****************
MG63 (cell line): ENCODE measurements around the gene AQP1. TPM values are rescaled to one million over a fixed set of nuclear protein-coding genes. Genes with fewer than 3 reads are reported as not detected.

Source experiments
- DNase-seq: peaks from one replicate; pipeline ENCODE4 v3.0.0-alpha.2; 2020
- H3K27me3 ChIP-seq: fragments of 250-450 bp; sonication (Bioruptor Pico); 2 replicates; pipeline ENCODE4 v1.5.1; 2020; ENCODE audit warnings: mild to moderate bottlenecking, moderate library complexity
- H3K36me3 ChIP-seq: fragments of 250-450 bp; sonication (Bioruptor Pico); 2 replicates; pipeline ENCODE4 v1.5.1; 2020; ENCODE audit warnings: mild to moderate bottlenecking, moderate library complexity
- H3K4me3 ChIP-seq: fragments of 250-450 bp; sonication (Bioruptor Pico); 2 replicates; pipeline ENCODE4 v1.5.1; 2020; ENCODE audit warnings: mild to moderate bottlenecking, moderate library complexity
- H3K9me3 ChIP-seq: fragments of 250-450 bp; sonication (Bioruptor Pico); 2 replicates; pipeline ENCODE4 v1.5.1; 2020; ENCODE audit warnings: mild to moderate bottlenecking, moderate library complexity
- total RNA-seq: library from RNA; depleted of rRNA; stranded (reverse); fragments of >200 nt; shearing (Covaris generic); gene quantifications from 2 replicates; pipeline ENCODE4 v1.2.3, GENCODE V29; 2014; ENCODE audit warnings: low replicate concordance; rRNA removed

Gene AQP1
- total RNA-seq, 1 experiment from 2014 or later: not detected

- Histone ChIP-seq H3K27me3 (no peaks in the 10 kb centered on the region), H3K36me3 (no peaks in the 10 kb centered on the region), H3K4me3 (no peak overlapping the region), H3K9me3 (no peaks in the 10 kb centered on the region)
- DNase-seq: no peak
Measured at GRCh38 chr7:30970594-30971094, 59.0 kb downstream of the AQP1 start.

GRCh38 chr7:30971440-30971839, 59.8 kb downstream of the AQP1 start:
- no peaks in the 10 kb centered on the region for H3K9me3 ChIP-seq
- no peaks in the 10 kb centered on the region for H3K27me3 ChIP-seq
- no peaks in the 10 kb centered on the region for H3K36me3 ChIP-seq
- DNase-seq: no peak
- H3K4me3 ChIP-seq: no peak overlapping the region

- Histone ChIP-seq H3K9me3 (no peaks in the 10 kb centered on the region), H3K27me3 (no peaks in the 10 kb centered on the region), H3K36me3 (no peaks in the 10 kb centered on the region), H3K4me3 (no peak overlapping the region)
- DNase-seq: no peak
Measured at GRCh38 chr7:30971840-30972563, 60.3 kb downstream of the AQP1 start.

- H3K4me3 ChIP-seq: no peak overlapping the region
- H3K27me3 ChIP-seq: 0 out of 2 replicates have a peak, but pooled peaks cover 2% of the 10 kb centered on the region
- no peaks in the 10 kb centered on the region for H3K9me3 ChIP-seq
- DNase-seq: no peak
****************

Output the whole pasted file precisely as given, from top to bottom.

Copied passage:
MG63 (cell line): ENCODE measurements around the gene AQP1. TPM values are rescaled to one million over a fixed set of nuclear protein-coding genes. Genes with fewer than 3 reads are reported as not detected.

Source experiments
- DNase-seq: peaks from one replicate; pipeline ENCODE4 v3.0.0-alpha.2; 2020
- H3K27me3 ChIP-seq: fragments of 250-450 bp; sonication (Bioruptor Pico); 2 replicates; pipeline ENCODE4 v1.5.1; 2020; ENCODE audit warnings: mild to moderate bottlenecking, moderate library complexity
- H3K36me3 ChIP-seq: fragments of 250-450 bp; sonication (Bioruptor Pico); 2 replicates; pipeline ENCODE4 v1.5.1; 2020; ENCODE audit warnings: mild to moderate bottlenecking, moderate library complexity
- H3K4me3 ChIP-seq: fragments of 250-450 bp; sonication (Bioruptor Pico); 2 replicates; pipeline ENCODE4 v1.5.1; 2020; ENCODE audit warnings: mild to moderate bottlenecking, moderate library complexity
- H3K9me3 ChIP-seq: fragments of 250-450 bp; sonication (Bioruptor Pico); 2 replicates; pipeline ENCODE4 v1.5.1; 2020; ENCODE audit warnings: mild to moderate bottlenecking, moderate library complexity
- total RNA-seq: library from RNA; depleted of rRNA; stranded (reverse); fragments of >200 nt; shearing (Covaris generic); gene quantifications from 2 replicates; pipeline ENCODE4 v1.2.3, GENCODE V29; 2014; ENCODE audit warnings: low replicate concordance; rRNA removed

Gene AQP1
- total RNA-seq, 1 experiment from 2014 or later: not detected

- Histone ChIP-seq H3K27me3 (no peaks in the 10 kb centered on the region), H3K36me3 (no peaks in the 10 kb centered on the region), H3K4me3 (no peak overlapping the region), H3K9me3 (no peaks in the 10 kb centered on the region)
- DNase-seq: no peak
Measured at GRCh38 chr7:30970594-30971094, 59.0 kb downstream of the AQP1 start.

GRCh38 chr7:30971440-30971839, 59.8 kb downstream of the AQP1 start:
- no peaks in the 10 kb centered on the region for H3K9me3 ChIP-seq
- no peaks in the 10 kb centered on the region for H3K27me3 ChIP-seq
- no peaks in the 10 kb centered on the region for H3K36me3 ChIP-seq
- DNase-seq: no peak
- H3K4me3 ChIP-seq: no peak overlapping the region

- Histone ChIP-seq H3K9me3 (no peaks in the 10 kb centered on the region), H3K27me3 (no peaks in the 10 kb centered on the region), H3K36me3 (no peaks in the 10 kb centered on the region), H3K4me3 (no peak overlapping the region)
- DNase-seq: no peak
Measured at GRCh38 chr7:30971840-30972563, 60.3 kb downstream of the AQP1 start.

- H3K4me3 ChIP-seq: no peak overlapping the region
- H3K27me3 ChIP-seq: 0 out of 2 replicates have a peak, but pooled peaks cover 2% of the 10 kb centered on the region
- no peaks in the 10 kb centered on the region for H3K9me3 ChIP-seq
- DNase-seq: no peak